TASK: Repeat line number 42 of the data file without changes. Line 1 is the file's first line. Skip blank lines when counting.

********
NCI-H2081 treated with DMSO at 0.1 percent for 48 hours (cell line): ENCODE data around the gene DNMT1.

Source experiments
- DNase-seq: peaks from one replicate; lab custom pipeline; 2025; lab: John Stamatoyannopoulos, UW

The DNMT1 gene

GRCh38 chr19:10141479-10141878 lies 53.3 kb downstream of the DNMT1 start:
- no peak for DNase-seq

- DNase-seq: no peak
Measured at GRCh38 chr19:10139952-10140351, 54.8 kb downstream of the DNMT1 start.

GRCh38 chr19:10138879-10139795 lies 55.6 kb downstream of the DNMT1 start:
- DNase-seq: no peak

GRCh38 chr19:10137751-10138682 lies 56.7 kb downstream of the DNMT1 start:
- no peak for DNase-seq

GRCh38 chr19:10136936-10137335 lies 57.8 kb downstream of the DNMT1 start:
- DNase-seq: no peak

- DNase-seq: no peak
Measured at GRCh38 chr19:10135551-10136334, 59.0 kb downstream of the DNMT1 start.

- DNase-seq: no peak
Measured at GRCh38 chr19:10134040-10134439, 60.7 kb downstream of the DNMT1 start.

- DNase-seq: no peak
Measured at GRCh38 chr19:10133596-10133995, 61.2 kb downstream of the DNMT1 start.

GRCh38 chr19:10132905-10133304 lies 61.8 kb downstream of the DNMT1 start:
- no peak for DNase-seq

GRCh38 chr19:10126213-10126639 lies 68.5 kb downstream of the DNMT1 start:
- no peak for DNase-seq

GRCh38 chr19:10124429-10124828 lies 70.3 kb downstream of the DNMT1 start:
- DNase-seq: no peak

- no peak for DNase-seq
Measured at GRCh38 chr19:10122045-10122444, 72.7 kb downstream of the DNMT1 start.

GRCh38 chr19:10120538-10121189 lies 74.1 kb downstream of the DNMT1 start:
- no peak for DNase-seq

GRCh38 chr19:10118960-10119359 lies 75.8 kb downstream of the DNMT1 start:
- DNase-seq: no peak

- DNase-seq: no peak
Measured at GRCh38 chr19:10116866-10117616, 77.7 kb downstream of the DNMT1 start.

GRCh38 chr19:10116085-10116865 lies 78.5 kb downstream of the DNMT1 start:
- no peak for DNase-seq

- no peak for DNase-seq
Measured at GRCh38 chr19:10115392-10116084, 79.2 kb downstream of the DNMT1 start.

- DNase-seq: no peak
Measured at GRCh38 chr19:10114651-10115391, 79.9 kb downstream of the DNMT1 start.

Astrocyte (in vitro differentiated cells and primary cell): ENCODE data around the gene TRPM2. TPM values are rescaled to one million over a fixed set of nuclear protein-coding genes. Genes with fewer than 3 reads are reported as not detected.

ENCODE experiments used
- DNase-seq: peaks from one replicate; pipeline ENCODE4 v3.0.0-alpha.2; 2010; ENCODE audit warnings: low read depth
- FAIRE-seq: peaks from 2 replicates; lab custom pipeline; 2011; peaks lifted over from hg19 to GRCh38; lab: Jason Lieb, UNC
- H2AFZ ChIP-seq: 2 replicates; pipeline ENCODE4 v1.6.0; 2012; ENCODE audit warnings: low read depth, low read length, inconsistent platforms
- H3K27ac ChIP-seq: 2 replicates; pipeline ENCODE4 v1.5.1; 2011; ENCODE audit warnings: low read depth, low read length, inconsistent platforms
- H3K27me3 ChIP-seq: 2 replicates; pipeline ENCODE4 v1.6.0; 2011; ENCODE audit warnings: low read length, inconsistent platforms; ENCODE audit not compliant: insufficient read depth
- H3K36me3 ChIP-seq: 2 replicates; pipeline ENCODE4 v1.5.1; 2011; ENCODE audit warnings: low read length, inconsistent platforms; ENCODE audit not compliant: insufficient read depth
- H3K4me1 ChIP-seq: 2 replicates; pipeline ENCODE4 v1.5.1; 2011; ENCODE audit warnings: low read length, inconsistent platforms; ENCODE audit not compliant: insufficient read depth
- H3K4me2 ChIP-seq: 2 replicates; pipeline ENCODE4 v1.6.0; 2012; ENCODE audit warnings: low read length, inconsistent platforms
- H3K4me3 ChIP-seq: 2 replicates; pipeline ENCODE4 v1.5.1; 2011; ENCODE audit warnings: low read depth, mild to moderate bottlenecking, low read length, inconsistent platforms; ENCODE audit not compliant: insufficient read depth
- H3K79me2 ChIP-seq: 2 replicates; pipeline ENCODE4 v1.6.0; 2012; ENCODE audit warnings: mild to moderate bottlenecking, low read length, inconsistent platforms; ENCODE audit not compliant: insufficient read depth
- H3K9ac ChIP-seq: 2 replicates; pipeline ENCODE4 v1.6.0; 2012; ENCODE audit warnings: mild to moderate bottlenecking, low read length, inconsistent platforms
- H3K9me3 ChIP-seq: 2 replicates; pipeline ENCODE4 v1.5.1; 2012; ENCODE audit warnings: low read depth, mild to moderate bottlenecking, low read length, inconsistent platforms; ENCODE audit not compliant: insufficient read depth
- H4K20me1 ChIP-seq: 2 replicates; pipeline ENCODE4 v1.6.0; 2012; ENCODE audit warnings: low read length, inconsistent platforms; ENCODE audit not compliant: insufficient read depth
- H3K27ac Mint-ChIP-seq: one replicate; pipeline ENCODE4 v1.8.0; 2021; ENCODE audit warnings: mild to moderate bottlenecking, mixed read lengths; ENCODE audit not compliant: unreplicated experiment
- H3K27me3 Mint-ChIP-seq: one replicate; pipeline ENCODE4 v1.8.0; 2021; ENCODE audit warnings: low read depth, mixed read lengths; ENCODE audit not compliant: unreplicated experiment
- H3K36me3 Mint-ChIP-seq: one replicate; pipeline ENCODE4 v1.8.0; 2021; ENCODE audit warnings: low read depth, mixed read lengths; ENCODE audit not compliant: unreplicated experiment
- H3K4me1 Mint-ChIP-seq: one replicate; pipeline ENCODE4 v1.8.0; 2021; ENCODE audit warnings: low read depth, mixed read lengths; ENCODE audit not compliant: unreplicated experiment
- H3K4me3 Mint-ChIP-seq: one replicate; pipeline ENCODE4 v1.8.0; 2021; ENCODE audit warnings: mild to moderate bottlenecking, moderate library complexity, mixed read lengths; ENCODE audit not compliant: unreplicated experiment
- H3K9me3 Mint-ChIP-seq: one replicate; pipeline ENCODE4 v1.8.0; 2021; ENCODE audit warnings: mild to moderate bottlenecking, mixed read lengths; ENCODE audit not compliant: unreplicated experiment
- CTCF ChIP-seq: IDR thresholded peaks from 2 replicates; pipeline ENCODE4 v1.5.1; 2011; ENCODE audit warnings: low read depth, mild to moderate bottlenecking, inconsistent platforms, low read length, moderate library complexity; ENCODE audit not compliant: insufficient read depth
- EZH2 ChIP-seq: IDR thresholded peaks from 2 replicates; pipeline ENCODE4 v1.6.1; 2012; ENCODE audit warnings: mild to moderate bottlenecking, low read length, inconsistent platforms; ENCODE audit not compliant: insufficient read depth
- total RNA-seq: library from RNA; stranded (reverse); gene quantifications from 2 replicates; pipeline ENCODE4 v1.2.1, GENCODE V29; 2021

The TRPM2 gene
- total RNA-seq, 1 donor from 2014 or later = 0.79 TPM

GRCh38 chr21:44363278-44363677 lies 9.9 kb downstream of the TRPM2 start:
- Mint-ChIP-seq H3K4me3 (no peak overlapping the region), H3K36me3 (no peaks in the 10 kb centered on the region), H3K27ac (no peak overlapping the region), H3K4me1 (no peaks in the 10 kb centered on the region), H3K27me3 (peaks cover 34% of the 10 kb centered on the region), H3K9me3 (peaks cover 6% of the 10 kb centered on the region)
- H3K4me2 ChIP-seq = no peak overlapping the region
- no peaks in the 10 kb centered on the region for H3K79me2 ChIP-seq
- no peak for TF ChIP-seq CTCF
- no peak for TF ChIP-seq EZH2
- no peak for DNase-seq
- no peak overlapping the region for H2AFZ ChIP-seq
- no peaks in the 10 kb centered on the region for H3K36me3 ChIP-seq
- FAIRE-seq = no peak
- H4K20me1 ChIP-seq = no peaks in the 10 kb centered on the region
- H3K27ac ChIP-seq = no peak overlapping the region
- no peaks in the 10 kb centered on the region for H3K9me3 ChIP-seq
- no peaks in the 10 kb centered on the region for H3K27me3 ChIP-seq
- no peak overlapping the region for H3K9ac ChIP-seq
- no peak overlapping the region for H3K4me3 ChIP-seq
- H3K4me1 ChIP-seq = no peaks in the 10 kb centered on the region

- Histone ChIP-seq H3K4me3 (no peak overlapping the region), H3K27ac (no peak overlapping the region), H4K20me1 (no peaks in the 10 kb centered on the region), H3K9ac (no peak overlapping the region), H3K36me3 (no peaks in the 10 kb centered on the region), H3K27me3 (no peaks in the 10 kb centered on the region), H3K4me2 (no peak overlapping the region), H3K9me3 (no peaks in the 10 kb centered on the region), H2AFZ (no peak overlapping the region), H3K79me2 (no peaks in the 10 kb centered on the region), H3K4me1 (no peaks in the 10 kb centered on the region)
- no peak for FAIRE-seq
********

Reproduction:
ENCODE experiments used